Taron Egerton: Elton John
Jamie Bell: Bernie Taupin
Richard Madden: John Reid
Bryce Dallas Howard: Sheila
Screenplay by: Lee Hall
Directed by: Dexter Fletcher
Rated R for language throughout, some drug use, and sexual content
A flamboyant, theatrical performer such as Elton John deserves a biopic that exudes style, energy, and pinache. Hell, it's required if one is to appreciate the life Elton John lived while he was one of the biggest selling recording artists on the planet. It is the epitome of sex, drugs, and rock 'n' roll and Rocketman. While the core framework is fairly generic of rock star story, the specific elements within it elevate to something less paint-by-the-numbers. And the whole thing is anchored by two revelatory performances by Taron Egerton and Jamie Bell.
Rocketman starts like many of these things: the subject is seen at a critical breaking point in their life and they reflect back on how they got to this point. Here, Elton John is first seen walking down a corridor adorned in on his infamous show costumes. He wears wings and horns and appears in a silhouette that makes him look demonic. He storms down the hall and straight into a circle of addicts attending a group therapy session at a rehab session. Now, this isn't exactly how Elton John checked in to rehab in real life. It's a stylized representation of the framing device for the story of his life. The rehab circle becomes a kind of Greek chorus we keep coming back to periodically. In that way, the whole movie feels like therapy.
In this first scene, Elton reflects back on his childhood under a brash, caustic mother and emotionally distant father. The only source of affection in those days seems to come from a doting grandmother. We see his transition from child prodigy to budding rock musician in England. One standout sequence starts with young Elton (still going by his given name of Reginald Dwight) performing at a local pub as a boy. Against a manic staging of "Saturday Night's Alright For Fighting," we see him transition from the boy to the man who would be come Elton John. He meets his longtime songwriting partner Bernie Taupin and, after catching on in England, they are off to L.A. for a series of shows at the famed Troubador.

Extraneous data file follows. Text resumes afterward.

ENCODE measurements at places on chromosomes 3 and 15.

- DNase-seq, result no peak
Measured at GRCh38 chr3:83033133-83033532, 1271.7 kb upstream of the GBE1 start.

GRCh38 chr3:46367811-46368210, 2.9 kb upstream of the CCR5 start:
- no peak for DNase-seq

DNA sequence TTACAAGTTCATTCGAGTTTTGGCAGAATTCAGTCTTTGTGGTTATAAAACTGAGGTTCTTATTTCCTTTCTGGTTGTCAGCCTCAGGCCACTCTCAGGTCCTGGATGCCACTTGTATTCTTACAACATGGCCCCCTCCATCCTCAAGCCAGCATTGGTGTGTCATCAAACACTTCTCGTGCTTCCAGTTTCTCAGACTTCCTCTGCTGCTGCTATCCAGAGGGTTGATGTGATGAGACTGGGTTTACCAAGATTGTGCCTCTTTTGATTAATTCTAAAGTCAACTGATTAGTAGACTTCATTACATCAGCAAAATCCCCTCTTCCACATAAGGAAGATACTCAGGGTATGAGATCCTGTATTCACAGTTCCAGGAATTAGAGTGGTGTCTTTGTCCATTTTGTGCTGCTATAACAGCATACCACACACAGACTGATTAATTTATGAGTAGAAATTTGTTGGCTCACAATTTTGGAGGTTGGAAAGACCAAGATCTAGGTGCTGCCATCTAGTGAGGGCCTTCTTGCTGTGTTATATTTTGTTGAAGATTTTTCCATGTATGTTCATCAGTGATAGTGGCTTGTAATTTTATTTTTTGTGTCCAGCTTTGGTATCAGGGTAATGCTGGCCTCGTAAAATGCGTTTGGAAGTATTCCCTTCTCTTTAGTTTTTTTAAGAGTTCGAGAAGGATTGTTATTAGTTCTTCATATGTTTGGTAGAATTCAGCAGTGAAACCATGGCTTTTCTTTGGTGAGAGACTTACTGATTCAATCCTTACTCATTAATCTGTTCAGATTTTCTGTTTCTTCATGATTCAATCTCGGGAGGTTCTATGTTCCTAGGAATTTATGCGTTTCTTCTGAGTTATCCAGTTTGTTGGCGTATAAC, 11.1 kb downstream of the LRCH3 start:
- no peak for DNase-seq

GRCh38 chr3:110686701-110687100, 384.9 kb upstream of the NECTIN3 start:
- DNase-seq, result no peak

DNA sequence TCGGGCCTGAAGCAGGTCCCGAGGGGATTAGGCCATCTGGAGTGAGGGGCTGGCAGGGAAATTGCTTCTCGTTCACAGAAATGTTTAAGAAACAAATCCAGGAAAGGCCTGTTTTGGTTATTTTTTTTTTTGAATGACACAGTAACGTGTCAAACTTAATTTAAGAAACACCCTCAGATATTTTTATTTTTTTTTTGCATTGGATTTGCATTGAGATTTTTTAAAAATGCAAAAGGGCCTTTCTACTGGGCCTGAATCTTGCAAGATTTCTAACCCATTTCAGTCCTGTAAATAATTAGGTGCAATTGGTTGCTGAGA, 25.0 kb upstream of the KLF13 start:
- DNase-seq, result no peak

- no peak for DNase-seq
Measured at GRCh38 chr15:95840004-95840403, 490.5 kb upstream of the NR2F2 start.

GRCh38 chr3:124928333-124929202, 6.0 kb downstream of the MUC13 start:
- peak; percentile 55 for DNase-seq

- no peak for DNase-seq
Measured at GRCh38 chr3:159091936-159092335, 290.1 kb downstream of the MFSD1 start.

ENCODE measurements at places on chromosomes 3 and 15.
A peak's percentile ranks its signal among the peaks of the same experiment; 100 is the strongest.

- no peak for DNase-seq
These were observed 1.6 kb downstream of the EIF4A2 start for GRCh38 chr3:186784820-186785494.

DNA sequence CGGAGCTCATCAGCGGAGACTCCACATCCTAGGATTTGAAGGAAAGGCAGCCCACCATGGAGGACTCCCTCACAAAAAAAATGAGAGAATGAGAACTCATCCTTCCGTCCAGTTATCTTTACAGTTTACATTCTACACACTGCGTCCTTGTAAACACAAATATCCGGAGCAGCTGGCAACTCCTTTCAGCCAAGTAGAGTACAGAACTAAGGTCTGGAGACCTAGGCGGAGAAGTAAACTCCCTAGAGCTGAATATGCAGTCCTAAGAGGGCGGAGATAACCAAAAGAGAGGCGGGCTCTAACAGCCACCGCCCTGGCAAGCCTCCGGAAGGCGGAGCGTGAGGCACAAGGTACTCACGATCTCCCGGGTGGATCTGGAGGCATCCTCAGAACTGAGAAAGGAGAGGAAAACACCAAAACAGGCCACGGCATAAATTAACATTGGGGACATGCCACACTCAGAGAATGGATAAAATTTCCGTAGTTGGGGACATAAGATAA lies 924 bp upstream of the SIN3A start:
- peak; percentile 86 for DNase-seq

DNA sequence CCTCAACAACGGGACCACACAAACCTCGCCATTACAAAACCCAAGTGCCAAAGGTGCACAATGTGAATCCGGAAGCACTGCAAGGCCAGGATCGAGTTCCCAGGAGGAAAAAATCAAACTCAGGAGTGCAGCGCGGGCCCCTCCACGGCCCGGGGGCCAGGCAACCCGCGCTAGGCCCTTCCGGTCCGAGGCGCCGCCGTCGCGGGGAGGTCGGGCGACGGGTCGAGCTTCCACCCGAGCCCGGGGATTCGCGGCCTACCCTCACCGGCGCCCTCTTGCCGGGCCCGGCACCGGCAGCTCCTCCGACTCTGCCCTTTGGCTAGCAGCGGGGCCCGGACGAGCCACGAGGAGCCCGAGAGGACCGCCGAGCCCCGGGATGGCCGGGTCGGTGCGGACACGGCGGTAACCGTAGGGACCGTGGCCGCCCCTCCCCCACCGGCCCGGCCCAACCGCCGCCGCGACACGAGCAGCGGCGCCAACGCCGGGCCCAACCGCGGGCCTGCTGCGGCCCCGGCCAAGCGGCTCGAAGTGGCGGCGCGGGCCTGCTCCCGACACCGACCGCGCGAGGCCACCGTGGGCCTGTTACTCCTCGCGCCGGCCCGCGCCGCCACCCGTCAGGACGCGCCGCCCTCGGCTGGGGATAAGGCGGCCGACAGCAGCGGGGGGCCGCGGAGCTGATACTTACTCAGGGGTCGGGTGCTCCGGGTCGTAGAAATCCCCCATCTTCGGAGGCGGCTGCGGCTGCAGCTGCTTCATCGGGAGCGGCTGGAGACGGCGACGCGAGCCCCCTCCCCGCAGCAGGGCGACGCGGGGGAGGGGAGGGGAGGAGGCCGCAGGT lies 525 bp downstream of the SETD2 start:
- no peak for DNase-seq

The movie is less a linear presentation of the key events of Elton John's life and career and more an ethereal, highly theatrical meditation on what it was like to be Elton John. His struggles with addiction and his sexuality are front and center and delivered warts and all. The music choices pull most of the big ones from his significant songbook, but not as historical markers. Instead, the songs are used as they would in a Broadway jukebox musical. They are set pieces designed to tell us more about an event or relationship and a couple of inspired choices actually cause us to listen to classic songs with new ears.
The first is "Goodbye, Yellow Brick Road." This is an early masterpiece in the John/Taupin catalog, but in the timeline of the movie, it's the mechanism for showing us their breakup. In a particularly masterful choice, it is a duet between the two, primarily sung by Jamie Bell's Bernie Taupin. "Bennie and the Jets" starts at a concert where Elton is bombed almost to the point of incapicity and then morphs into a highly choreographed sequence that illustrates his debauchery. "Rocket Man" is performed during a suicide attempt and we see the lengths Elton John went to to hide the pain before while performing.
Taron Egerton delivers all of this with relish. His performance is brave, honest, and robust. He doesn't look like Elton John, nor does he sound like him (he does his own singing), but he captures his essence. Jamie Bell as Bernie Taupin is the perfect counterpart. He is a study of patient humanity as someone who is arguably the most important person in Elton John's life. There will be talk in a few months of whether Taron Egerton deserves an Oscar nomination. I'd say he does. His performance will be inevitably compared to Rami Malek's award-winning turn as Freddie Mercury. Egerton is every bit as strong as Malek, so he at least deserves the recognition. But, I'd submit that Jamie Bell should get some love for his performance, as well.
This morning during my drive time I listened to a sample of Elton John's music, including "I'm Still Standing," which is the final number in Rocketman (the shot-by-shot recreation of the music video is fun). It occurred to me that while I harbor great affection for much of these songs, my focus has always been on John's performances. I've never really listened to Taupin's lyrics. Now that I've experienced Rocketman, my appreciation is more complete. I'll never hear the songs the same.